Frequencies : /

Ahoy, how about you with the frequencies with the Digitone !?

With percussive elements everything is Roger, but with a pad, for example, you have the feeling that there is hardly any space for other elements and it sounds unpleasantly harsh, while Four is great. Either I still have a long learning curve ahead of me or the Digitone is not quite suitable for restrained pad sounds. I hope that Elektron brings out a wavetable that does it better. However, the Digitone is great for percussive sounds …

Have you considered grabbing some sound packs? There are a lot of great sound packs out there for the Digitone and I’m sure you could find many, many examples of pads that you would enjoy. Give this thread a browse for some sound pack ideas :).

Edit: Sound packs with the intention of finding some good starting points with your own sound design. Some times it helps to see how others go about their sound design.

1 Like

That’s where the base-width filter comes in handy – especially if you have a free LFO to use for moving the filter around. I agree though, I made some interesting pads a little while ago and they really can overpower. As with just about anything else though, it just takes a little bit of work to fine tune to your needs. Filter, volume, LFO, etc.


Engage both filters- ample restraint.


Definitely using the base-width filter a lot these days with very low width to dial in the exact frequency range. Since it’s a 1-pole filter it still lets in plenty of frequncy bands even with a low width, so dont be afraid to make it pretty narrow.

Also, ratios. Setting ratios in a similar range - like 1.00 + 2.00 + 0.75 instead of 0.5 + 4.0 + 16.0 helps the harmonics stay in a similar range. It’s kind of like the Range (16’ 8’ 4’ 2’ etc) on an analog synth

Subtle FM with modulation I find more effective than harsh FM + filtering. Some pads dont even really need the subtractive first filter if they’re pretty simple harmonics with subtle FM and everything else is dialed in nicely. I anyway prefer the gentler LP2 filter over the LP4 filter for pads so it’s good to start with the filter off and make something that sounds nice even with the filter all the way open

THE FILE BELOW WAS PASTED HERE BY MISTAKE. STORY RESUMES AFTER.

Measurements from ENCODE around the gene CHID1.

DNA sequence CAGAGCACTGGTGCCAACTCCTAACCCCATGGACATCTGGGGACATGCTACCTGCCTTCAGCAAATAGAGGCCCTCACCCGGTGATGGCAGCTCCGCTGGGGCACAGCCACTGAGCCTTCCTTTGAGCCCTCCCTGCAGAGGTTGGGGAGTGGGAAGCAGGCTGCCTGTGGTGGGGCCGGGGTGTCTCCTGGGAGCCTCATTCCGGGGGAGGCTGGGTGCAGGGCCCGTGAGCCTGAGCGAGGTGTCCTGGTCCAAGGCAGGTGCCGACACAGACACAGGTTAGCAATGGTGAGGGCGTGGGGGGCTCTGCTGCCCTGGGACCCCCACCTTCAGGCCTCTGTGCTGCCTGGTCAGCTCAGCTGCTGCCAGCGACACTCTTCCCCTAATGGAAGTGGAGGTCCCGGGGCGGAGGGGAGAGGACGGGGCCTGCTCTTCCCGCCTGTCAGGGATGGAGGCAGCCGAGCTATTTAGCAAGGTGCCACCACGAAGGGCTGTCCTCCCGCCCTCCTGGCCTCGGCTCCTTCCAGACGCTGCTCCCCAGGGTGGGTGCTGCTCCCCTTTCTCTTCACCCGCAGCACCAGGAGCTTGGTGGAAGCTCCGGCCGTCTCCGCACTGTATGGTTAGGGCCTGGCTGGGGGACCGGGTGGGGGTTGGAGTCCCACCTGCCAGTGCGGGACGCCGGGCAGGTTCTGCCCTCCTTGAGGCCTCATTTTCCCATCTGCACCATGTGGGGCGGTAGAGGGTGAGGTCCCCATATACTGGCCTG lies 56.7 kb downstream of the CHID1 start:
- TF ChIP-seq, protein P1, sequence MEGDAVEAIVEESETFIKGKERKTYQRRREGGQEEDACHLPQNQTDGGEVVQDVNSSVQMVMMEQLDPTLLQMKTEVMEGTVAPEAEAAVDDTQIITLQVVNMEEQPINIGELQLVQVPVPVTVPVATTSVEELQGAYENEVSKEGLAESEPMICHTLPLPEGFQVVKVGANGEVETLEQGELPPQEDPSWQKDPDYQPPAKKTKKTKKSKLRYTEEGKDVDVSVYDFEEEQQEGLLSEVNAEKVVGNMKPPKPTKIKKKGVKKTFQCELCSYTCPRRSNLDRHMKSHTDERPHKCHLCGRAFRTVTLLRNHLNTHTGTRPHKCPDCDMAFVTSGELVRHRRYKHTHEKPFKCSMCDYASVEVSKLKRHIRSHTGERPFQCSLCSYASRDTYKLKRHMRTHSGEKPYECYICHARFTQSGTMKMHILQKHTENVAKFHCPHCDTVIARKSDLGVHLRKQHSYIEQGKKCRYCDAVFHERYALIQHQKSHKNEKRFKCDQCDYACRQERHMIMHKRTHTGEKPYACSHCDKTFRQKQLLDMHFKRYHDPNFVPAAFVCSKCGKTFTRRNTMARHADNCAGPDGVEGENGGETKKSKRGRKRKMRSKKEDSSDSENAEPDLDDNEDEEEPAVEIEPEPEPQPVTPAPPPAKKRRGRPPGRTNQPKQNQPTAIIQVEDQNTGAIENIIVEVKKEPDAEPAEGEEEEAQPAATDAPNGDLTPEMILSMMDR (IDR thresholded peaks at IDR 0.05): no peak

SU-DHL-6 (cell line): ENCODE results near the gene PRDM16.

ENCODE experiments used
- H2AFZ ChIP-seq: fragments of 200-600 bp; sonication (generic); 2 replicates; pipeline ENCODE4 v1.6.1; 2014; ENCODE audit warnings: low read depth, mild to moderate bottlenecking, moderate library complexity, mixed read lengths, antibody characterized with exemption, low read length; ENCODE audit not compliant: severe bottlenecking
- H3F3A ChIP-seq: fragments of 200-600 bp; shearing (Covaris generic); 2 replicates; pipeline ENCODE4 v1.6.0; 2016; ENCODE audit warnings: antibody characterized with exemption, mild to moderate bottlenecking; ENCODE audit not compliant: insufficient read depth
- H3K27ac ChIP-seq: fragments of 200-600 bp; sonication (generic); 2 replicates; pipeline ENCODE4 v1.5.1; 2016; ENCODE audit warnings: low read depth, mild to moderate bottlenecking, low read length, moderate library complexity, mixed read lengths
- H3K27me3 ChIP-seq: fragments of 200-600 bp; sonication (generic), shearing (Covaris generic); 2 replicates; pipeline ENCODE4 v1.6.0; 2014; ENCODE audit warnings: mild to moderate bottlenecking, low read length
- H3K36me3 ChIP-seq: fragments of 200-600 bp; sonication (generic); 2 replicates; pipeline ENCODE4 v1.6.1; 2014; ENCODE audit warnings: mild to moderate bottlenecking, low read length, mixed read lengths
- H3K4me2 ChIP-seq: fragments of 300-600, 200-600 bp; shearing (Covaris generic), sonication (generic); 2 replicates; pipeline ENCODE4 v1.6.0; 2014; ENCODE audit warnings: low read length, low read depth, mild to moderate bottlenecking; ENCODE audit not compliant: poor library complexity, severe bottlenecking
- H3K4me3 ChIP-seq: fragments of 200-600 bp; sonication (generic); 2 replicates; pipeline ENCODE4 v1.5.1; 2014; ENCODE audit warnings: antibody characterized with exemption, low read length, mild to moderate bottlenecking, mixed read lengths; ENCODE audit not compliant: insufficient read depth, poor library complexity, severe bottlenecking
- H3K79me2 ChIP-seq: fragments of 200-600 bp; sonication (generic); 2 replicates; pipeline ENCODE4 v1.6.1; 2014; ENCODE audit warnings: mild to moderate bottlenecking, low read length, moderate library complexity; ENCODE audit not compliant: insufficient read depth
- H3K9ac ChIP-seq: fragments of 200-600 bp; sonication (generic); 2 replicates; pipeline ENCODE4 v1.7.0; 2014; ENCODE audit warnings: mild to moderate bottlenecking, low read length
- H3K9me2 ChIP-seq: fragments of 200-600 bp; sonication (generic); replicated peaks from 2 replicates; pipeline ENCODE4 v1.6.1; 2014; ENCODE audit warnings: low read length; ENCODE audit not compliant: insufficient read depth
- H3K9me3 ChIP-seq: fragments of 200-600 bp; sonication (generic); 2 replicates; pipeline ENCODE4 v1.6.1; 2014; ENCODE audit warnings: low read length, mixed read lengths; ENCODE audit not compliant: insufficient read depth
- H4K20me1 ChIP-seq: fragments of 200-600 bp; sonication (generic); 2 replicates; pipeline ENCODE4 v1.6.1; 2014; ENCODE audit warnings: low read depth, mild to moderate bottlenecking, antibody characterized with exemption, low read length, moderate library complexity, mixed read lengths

Also, starting with harmonics at 0, you can still make a lot of great sounds FMing sine waves in slight ways using different algorithms

Also making use of the filters in the effects, e.g. the HPF in the chorus, not making the width fully 100%, and using the base-width filters in the delay and reverb etc


Very good information here - thanks !!

1 Like

Mixing. If something is overpowering the mix, reduce the level. Done. Easiest solutions are the best ones.


Try playing the patch an octave up and see what you think. You may also find you need to just turn down the volume (as suggested above). Slight panning can help. If you are trying to combine the DN with other gear to make music you might consider a mixer so you have more frequency shaping capabilities.

A final thought, I always think about frequencies when making sounds/selecting samples/arranging. If you plan ahead create/choose sounds that work together, more or less, you’ll have less to “fix” later : )


Stick with the DN, you will make some awesome pads. :metal:


What makes a nice pad? IMO it’s a smooth modulated evolving sound that never seems to be static. It’s only a question of the basic timbre and some gentle modulation.

This said, I would not apply any kind of heavy FM, because FM tends to create drastic timbral changes, even at small amounts of parameter change and modulation. I would tend to use the DN - more or less - like a classic subtractive synth …

  • I would try algorithms like 3 and 8, because there are 3 sound sources, which can be used in parallel without any FM applied.
  • We have a couple of waveshapes at hand. See the HARM harmonics control. Try saw-like and/or square-like shapes as a baseline. The shapes can be modulated, which makes for thickness.
  • A tiny detuning of the oscillators also generates thickness. This can be done with the DTUN ratios.
  • Operator envelopes should be smooth, meaning long attack and release phases.
  • Application of the filters - as we are used to do in common subtractive synthesis - is possible as well.
  • There is the X/Y mix and we can sweep between those tones too.
  • We also can drain the whole thing in reverb, which can smear out much of a harshness
  • We have a Chorus to generate thickness
  • and last but not least, check out all the LFO destinations … there are nearly all paramters of the synth listed.

Happy tweaking … :wink: